Barbara Dure, who was the final president – bar one meeting – of the Plymouth and South-West Co-operative Society, has died aged 92.
Born Barbara Campbell in Keyham, Plymouth in May 1925, she was the youngest of three children. Her father, a dockyard worker, died from a rugby injury and the family circumstances became rather straitened, as her mother raised them alone.
But her mother was also politically active and, alongside her regular schooling, Barbara began attending classes run by the Co-op Education Committee. At some point in the 1930s she shared a table with Aneurin Bevan and his wife Jennie Lee at a Labour/Co-op function, which made a great impression on her.
Around half a century later, she was to share a platform with another Labour firebrand, Ken Livingstone, who she did not hold in quite the same esteem.
Leaving school at 14, Barbara obtained employment with the Plymouth Co-op, firstly in grocery and then, after passing society exams, becoming a saleslady in non-food, at the society’s magnificent department store in Plymouth city centre.
We have clues to her youthful character as she became a shop steward for NUDAW (forerunner of USDAW) and – as she recalled to me – was crowned Miss Co-op Queen in a beauty contest: it was a very different age. She retained her love of a certain flamboyance – partying, glamour and showmanship, with a lifelong passion for music and ballroom dancing. Barbara plainly needed no lessons from modern feminists in assertiveness or the need to find what fun there may have been in war-ravaged Plymouth: her own street, Townshend Avenue, suffering particularly badly, being so close to the dockyard.
She left employment in 1950, upon her marriage to Jack Dure, and RAF technician who served with Air Sea Rescue at the Mt Wise base in Plymouth. A daughter, Susan, was born; and as her own mother had done, Barbara combined parenthood with a growing role in the Co-op Women’s Guild, Labour and Co-operative parties and the Progressive Co-operators Association. The latter was a body established before the war by socialists to challenge the dominant force in the Plymouth Co-operative Society – the Blue Tickets (Tories) led by the redoubtable Lady Astor.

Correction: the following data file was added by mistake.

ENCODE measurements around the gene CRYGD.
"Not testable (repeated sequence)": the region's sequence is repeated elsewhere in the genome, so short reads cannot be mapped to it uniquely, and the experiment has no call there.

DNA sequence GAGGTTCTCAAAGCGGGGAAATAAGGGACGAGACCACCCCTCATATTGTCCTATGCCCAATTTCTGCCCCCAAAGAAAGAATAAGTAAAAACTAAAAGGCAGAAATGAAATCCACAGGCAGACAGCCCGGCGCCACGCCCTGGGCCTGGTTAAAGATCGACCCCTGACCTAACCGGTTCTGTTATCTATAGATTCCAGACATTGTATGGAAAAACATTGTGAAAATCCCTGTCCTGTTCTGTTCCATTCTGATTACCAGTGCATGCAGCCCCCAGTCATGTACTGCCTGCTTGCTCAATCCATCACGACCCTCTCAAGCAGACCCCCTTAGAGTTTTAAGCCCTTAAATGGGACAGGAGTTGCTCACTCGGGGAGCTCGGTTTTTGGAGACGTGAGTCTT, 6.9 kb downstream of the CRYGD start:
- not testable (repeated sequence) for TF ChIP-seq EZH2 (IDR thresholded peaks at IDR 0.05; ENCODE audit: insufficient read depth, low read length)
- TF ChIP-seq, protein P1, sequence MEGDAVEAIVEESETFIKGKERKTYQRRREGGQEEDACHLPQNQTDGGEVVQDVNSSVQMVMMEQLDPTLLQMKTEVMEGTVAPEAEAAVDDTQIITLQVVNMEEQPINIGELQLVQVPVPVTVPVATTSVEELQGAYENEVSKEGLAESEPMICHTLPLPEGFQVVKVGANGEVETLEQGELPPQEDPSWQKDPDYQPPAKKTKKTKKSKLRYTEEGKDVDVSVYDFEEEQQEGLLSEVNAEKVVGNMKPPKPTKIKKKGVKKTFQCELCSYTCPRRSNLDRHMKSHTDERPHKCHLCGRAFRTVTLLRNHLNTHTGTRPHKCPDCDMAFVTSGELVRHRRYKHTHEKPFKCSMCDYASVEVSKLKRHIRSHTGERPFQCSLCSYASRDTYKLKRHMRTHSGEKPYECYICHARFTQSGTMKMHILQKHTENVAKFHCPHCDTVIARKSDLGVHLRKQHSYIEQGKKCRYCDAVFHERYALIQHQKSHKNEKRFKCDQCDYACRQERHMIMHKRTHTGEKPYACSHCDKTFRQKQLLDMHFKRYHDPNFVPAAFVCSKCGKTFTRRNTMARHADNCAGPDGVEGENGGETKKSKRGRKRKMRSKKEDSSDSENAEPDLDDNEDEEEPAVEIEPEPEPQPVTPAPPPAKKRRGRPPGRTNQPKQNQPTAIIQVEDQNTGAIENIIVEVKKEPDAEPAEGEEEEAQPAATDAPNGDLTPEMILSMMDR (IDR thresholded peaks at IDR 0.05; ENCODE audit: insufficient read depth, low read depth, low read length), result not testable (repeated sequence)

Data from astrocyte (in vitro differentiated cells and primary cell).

In 1963 she was elected to the society’s education committee, which managed staff training and the education of active shareholders in co-operative ethics and values. This was a cause she pursued as governor of Morice Town Primary for some 30 years.
In 1978, she secured election to the board of directors, governing what was then a big cash and asset-rich organisation, one of the most profitable in the co-op movement.
Barbara appears to have had little trouble in mastering the male-dominated, labyrinthine world of co-op management, becoming a director of the enormous Co-operative Wholesale Society and chair of its property services committee. Other posts included directorships of national shoe chain Shoefayre and the central executive of the Co-operative Union, the umbrella body of the whole movement. And in 2004 she became only the second woman president of the Plymouth board of directors in 150 years.
Her presidency, I think, was not the happiest period of her service. While she enjoyed, with her old zest, the ceremonial side of the office, the boardroom we shared by then was becoming very tense and her old certainties were not to stand her in their former good stead. The society was servicing very heavy borrowings, had a large pension fund deficit and had sold and leased back much of its great property portfolio to withstand ever more intense competition.
The board debates became very heated at time and she had to display a steelier side to her character – threatening to throw me off the board at least once! She bitterly disliked the inevitable merger with the Co-operative Group and decided to retire in 2009, having won a final accolade, the National Award for Co-operative Excellence, the same year.
Her last years were blighted by Alzheimer’s disease and she passed away in May, survived by her daughter.